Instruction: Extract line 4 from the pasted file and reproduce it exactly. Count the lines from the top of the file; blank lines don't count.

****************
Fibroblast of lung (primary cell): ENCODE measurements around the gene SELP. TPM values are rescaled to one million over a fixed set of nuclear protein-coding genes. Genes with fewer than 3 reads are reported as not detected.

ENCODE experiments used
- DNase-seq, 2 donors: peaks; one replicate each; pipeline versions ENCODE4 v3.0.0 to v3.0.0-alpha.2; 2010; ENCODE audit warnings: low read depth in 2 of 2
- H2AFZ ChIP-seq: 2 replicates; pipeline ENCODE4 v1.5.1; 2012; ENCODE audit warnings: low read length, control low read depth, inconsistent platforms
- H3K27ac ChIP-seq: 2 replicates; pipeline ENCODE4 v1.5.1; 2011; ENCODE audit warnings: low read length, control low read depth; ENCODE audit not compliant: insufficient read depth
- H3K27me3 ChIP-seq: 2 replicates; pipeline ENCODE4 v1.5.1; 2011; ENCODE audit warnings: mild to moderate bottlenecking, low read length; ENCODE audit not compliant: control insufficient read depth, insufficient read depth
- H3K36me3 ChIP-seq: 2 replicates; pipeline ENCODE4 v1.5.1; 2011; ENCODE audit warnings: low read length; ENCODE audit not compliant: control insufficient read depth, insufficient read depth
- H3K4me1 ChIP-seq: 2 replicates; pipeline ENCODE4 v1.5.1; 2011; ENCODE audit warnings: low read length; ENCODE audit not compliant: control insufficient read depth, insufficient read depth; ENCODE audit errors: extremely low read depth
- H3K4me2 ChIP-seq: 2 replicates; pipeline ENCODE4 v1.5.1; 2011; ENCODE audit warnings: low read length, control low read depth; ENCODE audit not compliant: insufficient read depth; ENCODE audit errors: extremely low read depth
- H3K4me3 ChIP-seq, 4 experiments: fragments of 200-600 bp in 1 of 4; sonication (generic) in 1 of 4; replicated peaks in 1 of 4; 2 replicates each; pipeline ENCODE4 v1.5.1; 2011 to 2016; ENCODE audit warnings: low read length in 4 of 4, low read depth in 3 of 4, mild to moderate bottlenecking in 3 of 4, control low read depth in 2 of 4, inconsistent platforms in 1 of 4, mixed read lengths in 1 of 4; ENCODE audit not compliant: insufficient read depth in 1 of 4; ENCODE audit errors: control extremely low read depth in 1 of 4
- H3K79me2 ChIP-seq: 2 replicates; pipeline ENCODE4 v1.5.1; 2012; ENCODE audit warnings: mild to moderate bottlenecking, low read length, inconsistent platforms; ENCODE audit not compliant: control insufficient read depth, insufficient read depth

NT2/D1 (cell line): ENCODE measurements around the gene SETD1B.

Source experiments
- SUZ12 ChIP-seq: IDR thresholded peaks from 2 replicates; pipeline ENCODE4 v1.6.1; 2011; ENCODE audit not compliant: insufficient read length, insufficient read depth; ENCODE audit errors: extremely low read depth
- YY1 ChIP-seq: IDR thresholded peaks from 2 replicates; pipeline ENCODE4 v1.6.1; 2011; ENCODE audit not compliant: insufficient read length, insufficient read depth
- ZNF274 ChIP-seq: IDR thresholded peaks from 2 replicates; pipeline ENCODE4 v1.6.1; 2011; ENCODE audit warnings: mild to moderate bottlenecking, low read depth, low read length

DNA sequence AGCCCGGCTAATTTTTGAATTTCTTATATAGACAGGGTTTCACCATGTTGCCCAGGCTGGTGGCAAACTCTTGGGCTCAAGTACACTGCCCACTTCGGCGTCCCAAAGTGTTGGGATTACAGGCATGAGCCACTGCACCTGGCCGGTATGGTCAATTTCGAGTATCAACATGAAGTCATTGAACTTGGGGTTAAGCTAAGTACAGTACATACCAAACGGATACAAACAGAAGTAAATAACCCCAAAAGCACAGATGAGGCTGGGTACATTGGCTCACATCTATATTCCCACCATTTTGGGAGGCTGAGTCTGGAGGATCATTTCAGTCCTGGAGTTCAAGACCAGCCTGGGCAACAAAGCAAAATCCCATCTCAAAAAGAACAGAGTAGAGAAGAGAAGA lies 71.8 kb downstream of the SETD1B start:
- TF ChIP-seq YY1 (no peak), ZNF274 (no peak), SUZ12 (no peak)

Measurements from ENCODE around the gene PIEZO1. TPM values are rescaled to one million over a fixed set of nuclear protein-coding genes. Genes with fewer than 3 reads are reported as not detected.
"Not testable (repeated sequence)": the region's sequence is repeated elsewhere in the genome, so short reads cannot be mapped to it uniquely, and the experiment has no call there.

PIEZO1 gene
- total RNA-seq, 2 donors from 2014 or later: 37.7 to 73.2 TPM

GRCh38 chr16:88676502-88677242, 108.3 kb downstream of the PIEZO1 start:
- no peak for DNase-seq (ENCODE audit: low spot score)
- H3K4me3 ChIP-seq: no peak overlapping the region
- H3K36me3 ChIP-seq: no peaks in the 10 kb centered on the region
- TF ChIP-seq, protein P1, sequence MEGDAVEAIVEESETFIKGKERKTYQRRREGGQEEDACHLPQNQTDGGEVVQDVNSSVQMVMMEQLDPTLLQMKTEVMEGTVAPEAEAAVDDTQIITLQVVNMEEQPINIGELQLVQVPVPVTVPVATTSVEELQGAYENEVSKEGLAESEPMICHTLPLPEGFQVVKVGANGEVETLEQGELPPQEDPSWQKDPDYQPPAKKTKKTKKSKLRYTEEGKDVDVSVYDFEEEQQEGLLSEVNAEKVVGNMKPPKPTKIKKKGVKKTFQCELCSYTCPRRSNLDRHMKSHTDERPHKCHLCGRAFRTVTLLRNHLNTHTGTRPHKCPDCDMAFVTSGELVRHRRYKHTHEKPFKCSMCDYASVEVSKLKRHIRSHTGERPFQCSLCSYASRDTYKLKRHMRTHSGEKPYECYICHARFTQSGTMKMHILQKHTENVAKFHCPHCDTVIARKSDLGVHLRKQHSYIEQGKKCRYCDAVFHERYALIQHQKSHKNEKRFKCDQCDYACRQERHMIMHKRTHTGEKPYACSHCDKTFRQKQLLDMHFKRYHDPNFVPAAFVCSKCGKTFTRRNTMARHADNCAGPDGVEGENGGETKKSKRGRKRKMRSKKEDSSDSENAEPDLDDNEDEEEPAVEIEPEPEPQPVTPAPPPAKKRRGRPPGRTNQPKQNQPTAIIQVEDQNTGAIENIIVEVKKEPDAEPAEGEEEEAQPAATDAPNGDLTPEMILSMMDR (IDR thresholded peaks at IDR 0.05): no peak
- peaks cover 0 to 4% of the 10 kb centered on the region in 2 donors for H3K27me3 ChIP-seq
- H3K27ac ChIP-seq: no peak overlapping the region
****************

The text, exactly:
- H2AFZ ChIP-seq: 2 replicates; pipeline ENCODE4 v1.5.1; 2012; ENCODE audit warnings: low read length, control low read depth, inconsistent platforms